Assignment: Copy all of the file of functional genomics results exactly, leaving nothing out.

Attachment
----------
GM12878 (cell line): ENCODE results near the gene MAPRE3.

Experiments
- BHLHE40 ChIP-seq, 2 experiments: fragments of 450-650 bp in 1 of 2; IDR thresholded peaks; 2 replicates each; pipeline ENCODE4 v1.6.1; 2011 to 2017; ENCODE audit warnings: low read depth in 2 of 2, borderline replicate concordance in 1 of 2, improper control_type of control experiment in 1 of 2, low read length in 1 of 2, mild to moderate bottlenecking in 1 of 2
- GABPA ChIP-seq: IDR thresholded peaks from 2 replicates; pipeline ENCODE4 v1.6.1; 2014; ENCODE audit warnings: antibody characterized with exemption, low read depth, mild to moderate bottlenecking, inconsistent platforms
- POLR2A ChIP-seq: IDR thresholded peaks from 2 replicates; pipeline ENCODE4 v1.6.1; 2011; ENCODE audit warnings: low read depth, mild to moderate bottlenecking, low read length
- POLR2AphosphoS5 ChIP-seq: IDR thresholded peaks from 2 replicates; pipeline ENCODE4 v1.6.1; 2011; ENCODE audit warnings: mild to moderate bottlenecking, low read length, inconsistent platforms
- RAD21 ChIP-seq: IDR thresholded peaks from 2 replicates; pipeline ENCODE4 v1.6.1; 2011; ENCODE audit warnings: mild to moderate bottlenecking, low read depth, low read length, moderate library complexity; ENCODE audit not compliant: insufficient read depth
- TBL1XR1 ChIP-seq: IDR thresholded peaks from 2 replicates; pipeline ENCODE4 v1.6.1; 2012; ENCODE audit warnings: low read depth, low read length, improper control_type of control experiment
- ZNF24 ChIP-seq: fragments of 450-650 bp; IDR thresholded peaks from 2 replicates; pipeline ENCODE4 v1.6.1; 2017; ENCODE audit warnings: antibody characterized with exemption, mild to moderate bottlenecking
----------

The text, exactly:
GM12878 (cell line): ENCODE results near the gene MAPRE3.

Experiments
- BHLHE40 ChIP-seq, 2 experiments: fragments of 450-650 bp in 1 of 2; IDR thresholded peaks; 2 replicates each; pipeline ENCODE4 v1.6.1; 2011 to 2017; ENCODE audit warnings: low read depth in 2 of 2, borderline replicate concordance in 1 of 2, improper control_type of control experiment in 1 of 2, low read length in 1 of 2, mild to moderate bottlenecking in 1 of 2
- GABPA ChIP-seq: IDR thresholded peaks from 2 replicates; pipeline ENCODE4 v1.6.1; 2014; ENCODE audit warnings: antibody characterized with exemption, low read depth, mild to moderate bottlenecking, inconsistent platforms
- POLR2A ChIP-seq: IDR thresholded peaks from 2 replicates; pipeline ENCODE4 v1.6.1; 2011; ENCODE audit warnings: low read depth, mild to moderate bottlenecking, low read length
- POLR2AphosphoS5 ChIP-seq: IDR thresholded peaks from 2 replicates; pipeline ENCODE4 v1.6.1; 2011; ENCODE audit warnings: mild to moderate bottlenecking, low read length, inconsistent platforms
- RAD21 ChIP-seq: IDR thresholded peaks from 2 replicates; pipeline ENCODE4 v1.6.1; 2011; ENCODE audit warnings: mild to moderate bottlenecking, low read depth, low read length, moderate library complexity; ENCODE audit not compliant: insufficient read depth
- TBL1XR1 ChIP-seq: IDR thresholded peaks from 2 replicates; pipeline ENCODE4 v1.6.1; 2012; ENCODE audit warnings: low read depth, low read length, improper control_type of control experiment
- ZNF24 ChIP-seq: fragments of 450-650 bp; IDR thresholded peaks from 2 replicates; pipeline ENCODE4 v1.6.1; 2017; ENCODE audit warnings: antibody characterized with exemption, mild to moderate bottlenecking